Thursday, March 22, 2007

New Translation of "The Second Sex"

Remember last year three years ago* when the story went around about how bad the 1953 English translation, The Second Sex, of Beauvoir's Le Deuxième Sexe was?

To summarize, the translation is said to be full of hundreds of major and minor errors, some of which do not merely miss or distort the meaning, but make the text state the opposite of the original. The original translator was a retired professor of zoology selected because the American publisher judged the book by its the title and thought it was a sex manual. The translator had no specialized knowledge of philosophy and knew French only from his student days. In addition, at the publisher's request, hefty chunks of the book were cut in the translated edition.

Even when the story about the bad translation made the rounds, inspired by the 50th anniversary of the publication, the publisher refused to authorize a new edition.

But now it turns out that a new translation was commissioned by the British rights holder in early 2006, and is about half finished! This article by Sarah Glazer in Bookforum tells how translators Constance Borde and Sheila Malovany-Chevallier got to translate Le Deuxième Sexe into English anew. Both are Paris-based Americans who have taught English at the Institut d'Etudes Politiques for many years.

Apparently Beauvoir scholars have expressed concerns that non-philosophers were selected to carry out the translation. However, Glazer writes:

Both women expressed surprise at the concerns about their lack of philosophical background and assistance. They said they are consulting with philosophers, including Margaret A. Simons, author of a groundbreaking article pointing out Parshley's [the original translator's] errors. They've sought out a biologist to critique the chapter on the biology of sex, a friend with analytic training to go over the psychoanalysis chapter, and a medievalist to decipher the Old French quotations. They've commissioned translations by specialists of the extensive poetry citations from Paul Claudel, André Breton, and Michel Leiris. The job is so overwhelming, they said, that they've asked for grant money to fund additional assistance.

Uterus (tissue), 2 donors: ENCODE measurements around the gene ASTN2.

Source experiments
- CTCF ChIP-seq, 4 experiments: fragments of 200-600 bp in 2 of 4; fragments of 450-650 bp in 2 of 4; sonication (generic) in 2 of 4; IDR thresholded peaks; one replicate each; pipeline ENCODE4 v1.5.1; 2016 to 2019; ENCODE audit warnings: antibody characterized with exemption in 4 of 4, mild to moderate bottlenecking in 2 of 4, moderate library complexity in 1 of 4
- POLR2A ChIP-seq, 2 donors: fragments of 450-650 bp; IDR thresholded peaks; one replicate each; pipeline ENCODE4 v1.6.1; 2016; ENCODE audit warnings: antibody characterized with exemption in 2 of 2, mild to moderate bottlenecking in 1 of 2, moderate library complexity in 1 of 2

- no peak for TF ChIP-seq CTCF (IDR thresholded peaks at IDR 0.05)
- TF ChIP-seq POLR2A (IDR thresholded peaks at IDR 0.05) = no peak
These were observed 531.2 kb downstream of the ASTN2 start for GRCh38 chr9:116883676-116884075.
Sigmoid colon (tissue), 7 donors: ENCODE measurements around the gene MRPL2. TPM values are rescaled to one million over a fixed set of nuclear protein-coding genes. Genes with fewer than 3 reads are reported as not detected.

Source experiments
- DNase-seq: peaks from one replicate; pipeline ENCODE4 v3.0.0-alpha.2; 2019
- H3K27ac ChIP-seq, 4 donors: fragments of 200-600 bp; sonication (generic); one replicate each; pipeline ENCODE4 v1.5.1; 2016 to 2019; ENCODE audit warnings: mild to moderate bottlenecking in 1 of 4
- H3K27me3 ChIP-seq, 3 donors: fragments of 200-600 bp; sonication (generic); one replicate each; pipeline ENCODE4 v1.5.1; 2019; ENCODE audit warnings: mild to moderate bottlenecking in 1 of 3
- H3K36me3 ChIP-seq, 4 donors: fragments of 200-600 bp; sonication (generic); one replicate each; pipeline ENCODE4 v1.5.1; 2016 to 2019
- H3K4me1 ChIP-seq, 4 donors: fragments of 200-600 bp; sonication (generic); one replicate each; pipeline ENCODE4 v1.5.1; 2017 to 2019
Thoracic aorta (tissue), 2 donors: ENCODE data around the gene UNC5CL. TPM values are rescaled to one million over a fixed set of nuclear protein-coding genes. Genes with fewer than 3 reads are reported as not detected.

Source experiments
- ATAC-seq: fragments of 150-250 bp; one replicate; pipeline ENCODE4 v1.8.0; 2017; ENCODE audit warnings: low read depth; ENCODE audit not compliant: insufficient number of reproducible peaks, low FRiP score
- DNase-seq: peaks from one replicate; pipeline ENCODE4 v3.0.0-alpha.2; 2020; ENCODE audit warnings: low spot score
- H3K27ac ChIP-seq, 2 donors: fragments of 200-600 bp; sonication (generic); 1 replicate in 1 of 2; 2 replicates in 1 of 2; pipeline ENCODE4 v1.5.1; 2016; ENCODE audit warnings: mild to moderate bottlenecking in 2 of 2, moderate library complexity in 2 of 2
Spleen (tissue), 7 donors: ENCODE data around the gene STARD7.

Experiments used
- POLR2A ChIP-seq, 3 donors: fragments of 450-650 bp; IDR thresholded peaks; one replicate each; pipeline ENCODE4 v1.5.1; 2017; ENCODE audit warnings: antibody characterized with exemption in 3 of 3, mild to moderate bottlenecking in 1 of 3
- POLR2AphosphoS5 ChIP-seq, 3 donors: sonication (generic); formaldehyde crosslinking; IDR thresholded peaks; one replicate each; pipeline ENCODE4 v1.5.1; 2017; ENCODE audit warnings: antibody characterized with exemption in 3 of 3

Further, they will restore the material cut from the first translation, and are considering the original in their choice of language:

To retain the formality of Beauvoir's voice, who used vous with Sartre and other intimates throughout her life, they reversed their original decision to introduce contractions. To give it a period flavor, they are steering away from words that came into common usage after 1949. That's the basis for their decision to avoid the word gender, which today is more commonly used in the places Beauvoir uses sex.

*sign of advancing age

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At March 24, 2009 12:38 p.m., Anonymous Dahlia Guzman said... i thought i'd bug you about how i might find out about the new translation. I'm a grad student at Kent State University-- working on a Masters Degree in Philosophy, which i suspect would go a long way to explain my interest! Thanks for the blog entry! peace,dahlia

At March 24, 2009 3:32 p.m., Blogger Mago said...

Dahlia, I would suggest starting with a search.


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